Michael Dowdall – Executive Editor, Research & Learning
April 2019 marked a year since the launch of the RPS MyCPD app, which contains content from The Pharmaceutical Journal and Clinical Pharmacist. Its aim is to meet the needs of members and pharmacy professionals undergoing revalidation. And it seems to be doing just that – in quarter one 2019, around 1,000 users were accessing content through the RPS MyCPD app every month, completing over 1,400 records of their learning and CPD activities. With updates scheduled over the coming months, the additional revalidation requirements for peer discussion and reflective accounts, as well as over 330 articles from Pharmaceutical Journal Publications now available, this number is certain to grow.
Our latest learning and CPD content
As well as accessing our newly published learning and CPD content via the app, you can access it online through our website. This quarter, we have produced relevant and informative content including practical advice to help pharmacists and pharmacy professionals working across all sectors to meet planned and unplanned learning requirements for revalidation. These include mental health – specifically how to recognise the warning signs and deal with suicide disclosure – as well as how to avoid common prescribing errors and investigating a medicines incident, which formed part of a special issue of The Pharmaceutical Journal on medicines safety, published in February 2019. Other topics covered in learning include oral ulceration, which includes a handy photo guide to help pharmacists distinguish between the different types, and the management of symptoms of motor neurone disease.
We always endeavour to produce content to provide support for pharmacy professionals in relation to current issues or changes in practice. For example, despite the World Health Organization announcing that measles had been eliminated in the UK in 2017, it still remains a threat to the UK population, with sustained outbreaks occurring in the UK, as well as mainland Europe and the United States. Concerns over vaccine safety, myths and cultural barriers can contribute to varying rates of vaccine uptake. In response to this we produced a learning article that highlights techniques that pharmacists and pharmacy teams can use to discuss vaccine decision-making and effectiveness with parents and patients.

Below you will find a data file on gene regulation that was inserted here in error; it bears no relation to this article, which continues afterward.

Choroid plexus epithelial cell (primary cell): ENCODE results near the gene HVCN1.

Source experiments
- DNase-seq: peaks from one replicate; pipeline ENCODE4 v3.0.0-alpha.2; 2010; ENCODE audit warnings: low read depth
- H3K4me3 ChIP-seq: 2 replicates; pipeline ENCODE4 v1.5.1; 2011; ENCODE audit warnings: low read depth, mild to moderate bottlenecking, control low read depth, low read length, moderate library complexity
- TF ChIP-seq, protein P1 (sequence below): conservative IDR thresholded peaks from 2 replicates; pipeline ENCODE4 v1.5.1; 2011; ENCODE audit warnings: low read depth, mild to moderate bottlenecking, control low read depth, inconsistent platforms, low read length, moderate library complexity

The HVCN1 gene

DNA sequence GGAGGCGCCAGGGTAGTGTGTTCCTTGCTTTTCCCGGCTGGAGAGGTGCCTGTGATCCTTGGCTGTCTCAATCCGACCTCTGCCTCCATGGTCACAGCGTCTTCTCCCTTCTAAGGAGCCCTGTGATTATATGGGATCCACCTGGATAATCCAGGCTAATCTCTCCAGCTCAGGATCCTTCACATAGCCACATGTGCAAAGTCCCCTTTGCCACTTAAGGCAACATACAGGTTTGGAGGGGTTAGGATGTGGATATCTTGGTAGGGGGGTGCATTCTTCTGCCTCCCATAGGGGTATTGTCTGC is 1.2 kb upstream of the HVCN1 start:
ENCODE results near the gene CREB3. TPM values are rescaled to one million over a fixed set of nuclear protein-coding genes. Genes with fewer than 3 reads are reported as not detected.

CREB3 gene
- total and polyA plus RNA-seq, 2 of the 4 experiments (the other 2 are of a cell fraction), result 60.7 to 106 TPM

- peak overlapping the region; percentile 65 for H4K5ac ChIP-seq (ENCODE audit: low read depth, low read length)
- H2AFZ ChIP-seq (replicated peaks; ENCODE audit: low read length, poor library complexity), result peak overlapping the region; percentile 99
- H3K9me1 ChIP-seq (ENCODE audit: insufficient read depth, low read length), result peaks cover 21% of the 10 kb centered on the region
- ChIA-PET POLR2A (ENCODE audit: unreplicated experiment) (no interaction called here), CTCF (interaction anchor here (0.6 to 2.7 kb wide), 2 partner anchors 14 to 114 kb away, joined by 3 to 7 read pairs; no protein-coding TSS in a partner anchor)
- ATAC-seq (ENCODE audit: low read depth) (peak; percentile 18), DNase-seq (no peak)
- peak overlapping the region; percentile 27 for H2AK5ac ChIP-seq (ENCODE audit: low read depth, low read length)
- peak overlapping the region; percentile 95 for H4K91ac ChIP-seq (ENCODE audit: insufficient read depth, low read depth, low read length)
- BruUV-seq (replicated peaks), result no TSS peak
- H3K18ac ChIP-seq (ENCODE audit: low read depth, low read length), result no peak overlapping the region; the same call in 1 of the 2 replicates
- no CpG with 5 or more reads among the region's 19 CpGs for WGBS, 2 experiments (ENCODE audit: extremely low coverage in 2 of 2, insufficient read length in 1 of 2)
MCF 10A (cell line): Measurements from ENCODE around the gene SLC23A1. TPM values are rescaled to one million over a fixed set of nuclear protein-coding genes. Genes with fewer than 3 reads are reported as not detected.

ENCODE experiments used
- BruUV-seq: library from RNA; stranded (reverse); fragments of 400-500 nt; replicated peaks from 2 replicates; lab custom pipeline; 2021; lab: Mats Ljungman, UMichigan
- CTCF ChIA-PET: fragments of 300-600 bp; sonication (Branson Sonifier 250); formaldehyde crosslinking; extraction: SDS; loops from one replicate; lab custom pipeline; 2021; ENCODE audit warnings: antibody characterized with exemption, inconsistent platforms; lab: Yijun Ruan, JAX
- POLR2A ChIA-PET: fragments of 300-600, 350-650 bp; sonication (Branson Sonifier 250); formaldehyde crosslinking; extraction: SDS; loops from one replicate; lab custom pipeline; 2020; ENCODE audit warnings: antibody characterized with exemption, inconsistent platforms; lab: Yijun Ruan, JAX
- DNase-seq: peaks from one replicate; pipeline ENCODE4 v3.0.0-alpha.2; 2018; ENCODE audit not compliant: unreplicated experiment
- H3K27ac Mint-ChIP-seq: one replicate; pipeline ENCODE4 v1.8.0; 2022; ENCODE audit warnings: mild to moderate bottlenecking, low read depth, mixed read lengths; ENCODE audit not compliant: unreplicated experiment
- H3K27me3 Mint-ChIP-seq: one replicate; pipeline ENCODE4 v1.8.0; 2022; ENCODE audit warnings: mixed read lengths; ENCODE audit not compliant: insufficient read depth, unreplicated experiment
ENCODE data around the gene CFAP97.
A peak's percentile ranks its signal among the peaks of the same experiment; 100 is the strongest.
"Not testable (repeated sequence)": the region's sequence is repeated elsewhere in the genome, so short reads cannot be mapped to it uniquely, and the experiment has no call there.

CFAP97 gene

This year has also seen the change to home-based screening for colorectal (bowel) cancer in England from the faecal occult blood test to the faecal immunochemical test. Therefore, we produced a learning article where these changes were highlighted alongside practical advice for pharmacists and their teams to engage with patients concerned about red-flag symptoms and screening.
Although our content provides valuable learning for pharmacists working across all sectors, we have produced a number of clinical articles for specialist pharmacists and those working in hospitals, covering venous thromboembolism prevention in hospitalised patients, diagnosis and management of idiopathic pulmonary fibrosis, which have associated CPD modules for readers to test their learning. Other published CPD modules cover tobacco smoking and its potential drug interactions and the symptoms of overactive bladder and their management.
Future revalidation content
With the introduction of the reflective account and peer discussion elements of the revalidation process, we have developed a number of practical and helpful articles to further support members and readers. These are due to be published in May and have been planned to coincide with the time many pharmacists and pharmacy technicians are entering their second year of revalidation. More to come on this!
Last year you told us that you wanted more learning content in new formats. The research and learning team have listened and have been working on a new programme of content that will be launched over the next few months and we will also be writing more blogs on a quarterly basis, so watch this space!
The revalidation learning and support content we published last year proved both useful and popular for members and our online website visitors. We would be interested to hear from members and our readers about the new system – was it a positive experience? Did you experience any difficulties with the new process? Your feedback will help us identify ways in which our content can be developed to better support you.
Furthermore, if you have feedback on the journal and our coverage, revalidation, areas you need learning resources for or neglected topics you think would be of interest to a wider pharmacy audience, we want to hear from you. You can email me directly, or send me a tweet @michael_dowdall.